Professor X says, or since he is a gentleman and scholar, he implies, that Crane was merely a fool, that he ought to have known better. But the fact of the matter is, that Crane was not a fool. I knew Crane, as I know Professor X, and I am reasonably certain that Crane was incomparably the more intelligent man…So far as I am concerned, I would gladly emulate Odysseus, if I could, and go down to the shadows for another hour’s conversation with Crane on the subject of poetry; whereas, politeness permitting, I seldom go out of my way to discuss poetry with Professor X.
Professor X, as a sentimentalist, is inclined to speak of the magic of poetry; he uses the term ‘magic’ in a figurative sense which he has probably never endeavored to define. There is something supernatural about poetry, however, in a simple, literal and theological sense, which Professor X in all likelihood has seldom considered. In poetry one mind acts directly upon another, without regard to “natural” law, the law of chemistry or of physics. Furthermore, the action is not only an action by way of idea, but by way of emotion and moral attitude; it is both complex and elusive. Poetry is a medium by means of which one mine may to a greater or less extent take possession of another, almost in the sense in which the term ‘possession’ is used in demonology…If we enter the mind of a Crane, a Whitman, or an Emerson with our emotional faculties activated and our reason in abeyance, these writers may possess us as surely as demons were once supposed to possess the unwary, as surely as Whitman possessed Crane, as surely as Whitman and Emerson were possessed by their predecessors. If we come to these writers with all our faculties intact, however; if we insist on understanding what they are but what they are not; we can profit by what they may have to offer and at the same time escape being bemused by their limitations…If we can isolate that which is good, these writers offer us something positive, however little in actual bulk; they offer us limited regions in which they may actually aid us to grow, to come to life.
Aquinas tells us that a demon may be said to be good in so far as he may be said to exist; that he is a demon in so far as his existence is incomplete. This statement is a necessary part of the doctrine of evil as deprivation. But a demon, or a genius, may be almost wholly deprived of being in large areas in which theoretically he ought to exist, and at the same time may have achieved an extraordinary degree of actuality in the regions in which he does exist; and when this happens, his persuasive power, his possessive power, is enormous, and if we fail to understand his limitations he is one of the most dangerous forces in the universe. Our only protection against him is the critical faculty, of which, I fear, we have far too little. The difference here, between Crane and Professor X, is not that Professor X possesses a wider intelligence, for we have seen that he does not, but that he possess a less intensely active intelligence. The difference, I believe, is this: that Crane was absolutely serious and Professor X is not serious. Professor X is not restrained by the cast-iron habits which held Emerson in position, but he does not need to be; he is a man who conforms easily. He conforms to established usages because he finds life pleasanter and easier for those who do so; and he is able to approve of Emerson because he never for a moment realized that literature could be more than a charming amenity. He believes that we should not be too critical of literature; that we should try to appreciate as much literature as possible; and that such appreciation will cultivate us. Professor X once reproved me for what he considered my contentiousness by telling me that he himself had yet to see the book that he would be willing to quarrel over…His position is that of the dilettante: the nearest thing he has to a positive philosophy is something to which he would never dare commit himself; that which keeps him in order is a set of social proprieties which he neither understands nor approves… [More Emerson discussed, in relation to Professor X]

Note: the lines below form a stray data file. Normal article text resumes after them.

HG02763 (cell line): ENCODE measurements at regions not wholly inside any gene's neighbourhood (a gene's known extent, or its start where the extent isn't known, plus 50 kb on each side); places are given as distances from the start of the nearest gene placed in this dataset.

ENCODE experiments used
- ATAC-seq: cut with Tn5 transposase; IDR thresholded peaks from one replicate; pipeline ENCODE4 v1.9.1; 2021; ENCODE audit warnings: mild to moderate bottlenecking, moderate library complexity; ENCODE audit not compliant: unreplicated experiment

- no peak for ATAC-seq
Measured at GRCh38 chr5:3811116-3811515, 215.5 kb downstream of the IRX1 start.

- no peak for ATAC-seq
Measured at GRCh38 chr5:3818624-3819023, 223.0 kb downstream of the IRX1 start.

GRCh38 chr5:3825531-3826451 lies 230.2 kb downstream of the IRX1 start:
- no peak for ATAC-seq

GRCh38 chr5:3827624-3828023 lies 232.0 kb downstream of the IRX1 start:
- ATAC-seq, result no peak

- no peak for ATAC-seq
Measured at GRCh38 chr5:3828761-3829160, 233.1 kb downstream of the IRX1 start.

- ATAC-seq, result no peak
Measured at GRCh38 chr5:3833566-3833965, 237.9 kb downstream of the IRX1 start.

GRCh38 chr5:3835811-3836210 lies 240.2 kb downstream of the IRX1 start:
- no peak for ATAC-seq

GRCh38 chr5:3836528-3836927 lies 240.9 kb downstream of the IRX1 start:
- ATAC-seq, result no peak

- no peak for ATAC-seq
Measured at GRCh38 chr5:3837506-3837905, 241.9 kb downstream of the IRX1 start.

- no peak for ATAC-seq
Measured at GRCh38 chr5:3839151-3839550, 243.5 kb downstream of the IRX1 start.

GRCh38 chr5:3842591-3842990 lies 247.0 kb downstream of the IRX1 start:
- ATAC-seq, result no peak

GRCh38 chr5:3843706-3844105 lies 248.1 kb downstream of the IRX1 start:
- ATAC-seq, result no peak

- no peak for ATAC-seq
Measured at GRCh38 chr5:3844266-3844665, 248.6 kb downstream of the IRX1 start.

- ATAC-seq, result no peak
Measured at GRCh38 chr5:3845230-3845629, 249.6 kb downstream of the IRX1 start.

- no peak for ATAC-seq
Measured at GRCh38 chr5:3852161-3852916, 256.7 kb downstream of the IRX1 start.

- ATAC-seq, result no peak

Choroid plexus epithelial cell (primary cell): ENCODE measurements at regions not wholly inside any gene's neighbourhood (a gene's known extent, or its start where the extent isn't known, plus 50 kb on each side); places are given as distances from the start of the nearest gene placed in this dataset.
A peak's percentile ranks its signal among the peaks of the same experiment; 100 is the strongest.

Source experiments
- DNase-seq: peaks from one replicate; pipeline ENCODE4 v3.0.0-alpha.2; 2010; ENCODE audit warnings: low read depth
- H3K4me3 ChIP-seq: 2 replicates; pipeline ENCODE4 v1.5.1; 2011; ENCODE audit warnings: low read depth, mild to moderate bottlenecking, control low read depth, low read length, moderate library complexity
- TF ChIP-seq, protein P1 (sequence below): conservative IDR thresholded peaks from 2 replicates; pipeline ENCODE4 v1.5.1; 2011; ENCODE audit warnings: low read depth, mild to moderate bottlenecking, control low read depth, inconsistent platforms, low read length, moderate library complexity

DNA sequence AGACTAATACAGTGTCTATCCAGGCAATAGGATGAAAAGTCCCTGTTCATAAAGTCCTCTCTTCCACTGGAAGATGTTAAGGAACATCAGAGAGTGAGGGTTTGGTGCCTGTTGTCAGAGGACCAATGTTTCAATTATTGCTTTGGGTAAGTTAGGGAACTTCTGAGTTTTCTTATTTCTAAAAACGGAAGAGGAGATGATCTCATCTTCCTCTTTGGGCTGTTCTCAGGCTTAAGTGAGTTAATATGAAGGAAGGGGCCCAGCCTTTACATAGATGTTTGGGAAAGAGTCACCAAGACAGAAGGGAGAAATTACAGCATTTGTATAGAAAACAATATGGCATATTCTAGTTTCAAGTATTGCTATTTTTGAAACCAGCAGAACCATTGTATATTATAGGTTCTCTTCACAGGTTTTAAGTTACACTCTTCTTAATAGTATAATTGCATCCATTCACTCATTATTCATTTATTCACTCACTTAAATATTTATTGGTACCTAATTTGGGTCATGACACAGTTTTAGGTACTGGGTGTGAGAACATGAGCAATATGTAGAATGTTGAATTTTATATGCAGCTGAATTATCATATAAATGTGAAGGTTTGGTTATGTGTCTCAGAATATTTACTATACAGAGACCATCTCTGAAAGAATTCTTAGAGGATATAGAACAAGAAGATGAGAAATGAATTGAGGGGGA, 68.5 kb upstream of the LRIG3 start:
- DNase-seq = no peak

Crane, however, had the absolute seriousness which goes with genius and with sanctity; one might describe him as a saint of the wrong religion. He had not the critical intelligence to see what was wrong with his doctrine, but he had the courage of his convictions, the virtue of integrity, and he deserves our respect. He has the value of a thoroughgoing demonstration. He embodies perfect the concepts which for nearly a century have been generating some of the most cherished principles of our literature, our education, our politics, and our personal morals. If Crane is too strong a dose for us, and we must yet retain the principles which he represents, we may still, of course, look to Professor X as a model. But we shall scarcely get anything better unless we change our principles.
Winters, in these passages, is pale-faced and trembling…but with what? With ache of sadness; with bitterness, even rage, against Crane; with horror at a whole line of thought and feeling of which Crane is a part; with unspoken sexual anxieties perhaps; with vitriolic hatred for the conforming dilettante consumer of poetry, for his colleagues, for the fraud they commit; with harrowed fear for the power that poetry has not only over men and women in general, but also, more terribly, over Winters himself. Winters rejects those who play “the game of culture”–and he rejects even more vehemently those who would say it is only a “game” or who would fail to see that, game though it might be, it is a game with stakes of life and (for Crane, especially, in Winters’ view) death. Appreciate this, and come to appreciate better that Winters’ wariness of so many poems so many of us cherish and relish was due to a susceptibility to their forces, to a faith that such poems are possessed of forces capable of possessing and directing lives; rational criticism, zealously applied, is the only defense–the defense of reason. If he was too strict in its application, too unforgiving in his judgments, it is because he feared the consequences of too much leniency, feared what he might let through to himself. His words turn and face him:
If we can isolate that which is good, these writers offer us something positive, however little in actual bulk; they offer us limited regions in which they may actually aid us to grow, to come to life.